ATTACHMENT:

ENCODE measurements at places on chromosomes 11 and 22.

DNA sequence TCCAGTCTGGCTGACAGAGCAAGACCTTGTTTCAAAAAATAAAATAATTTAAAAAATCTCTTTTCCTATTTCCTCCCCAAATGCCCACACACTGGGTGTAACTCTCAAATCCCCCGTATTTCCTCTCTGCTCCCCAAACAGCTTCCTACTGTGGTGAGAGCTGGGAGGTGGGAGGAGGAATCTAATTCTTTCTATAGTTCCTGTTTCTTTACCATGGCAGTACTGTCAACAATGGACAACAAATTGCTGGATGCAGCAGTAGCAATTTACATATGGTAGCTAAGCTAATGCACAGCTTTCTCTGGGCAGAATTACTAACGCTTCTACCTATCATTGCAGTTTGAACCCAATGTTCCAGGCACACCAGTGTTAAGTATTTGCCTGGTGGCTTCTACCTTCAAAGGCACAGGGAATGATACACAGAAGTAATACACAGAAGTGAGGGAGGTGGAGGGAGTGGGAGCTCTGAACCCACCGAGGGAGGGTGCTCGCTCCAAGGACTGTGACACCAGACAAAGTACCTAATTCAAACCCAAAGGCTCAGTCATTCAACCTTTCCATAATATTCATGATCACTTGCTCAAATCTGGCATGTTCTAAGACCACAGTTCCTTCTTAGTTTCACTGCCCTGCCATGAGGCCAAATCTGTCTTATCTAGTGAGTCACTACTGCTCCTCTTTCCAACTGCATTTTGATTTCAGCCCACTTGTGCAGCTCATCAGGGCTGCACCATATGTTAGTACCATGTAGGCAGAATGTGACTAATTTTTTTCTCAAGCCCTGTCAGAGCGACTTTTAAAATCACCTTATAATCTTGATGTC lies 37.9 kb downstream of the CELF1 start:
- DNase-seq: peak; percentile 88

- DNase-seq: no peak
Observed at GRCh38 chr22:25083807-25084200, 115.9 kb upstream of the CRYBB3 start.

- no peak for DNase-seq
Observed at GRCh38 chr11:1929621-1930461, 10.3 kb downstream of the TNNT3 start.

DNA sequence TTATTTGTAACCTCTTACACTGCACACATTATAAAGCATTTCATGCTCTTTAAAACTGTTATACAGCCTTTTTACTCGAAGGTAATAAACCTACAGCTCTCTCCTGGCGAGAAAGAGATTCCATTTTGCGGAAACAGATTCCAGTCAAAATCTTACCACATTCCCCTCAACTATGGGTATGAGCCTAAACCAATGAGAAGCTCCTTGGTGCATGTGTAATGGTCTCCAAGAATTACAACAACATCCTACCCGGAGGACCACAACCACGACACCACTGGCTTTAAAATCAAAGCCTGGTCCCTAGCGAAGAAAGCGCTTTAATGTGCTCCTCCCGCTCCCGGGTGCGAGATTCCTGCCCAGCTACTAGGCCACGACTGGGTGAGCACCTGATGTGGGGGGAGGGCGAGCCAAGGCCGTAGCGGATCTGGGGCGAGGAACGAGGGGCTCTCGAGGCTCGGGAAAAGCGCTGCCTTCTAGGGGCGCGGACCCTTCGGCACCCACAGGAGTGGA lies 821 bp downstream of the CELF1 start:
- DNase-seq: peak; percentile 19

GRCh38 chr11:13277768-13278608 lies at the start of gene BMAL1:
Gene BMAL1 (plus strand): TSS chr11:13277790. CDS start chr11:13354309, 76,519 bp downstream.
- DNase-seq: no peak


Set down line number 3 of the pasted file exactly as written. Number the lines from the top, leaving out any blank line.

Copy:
- DNase-seq: peak; percentile 88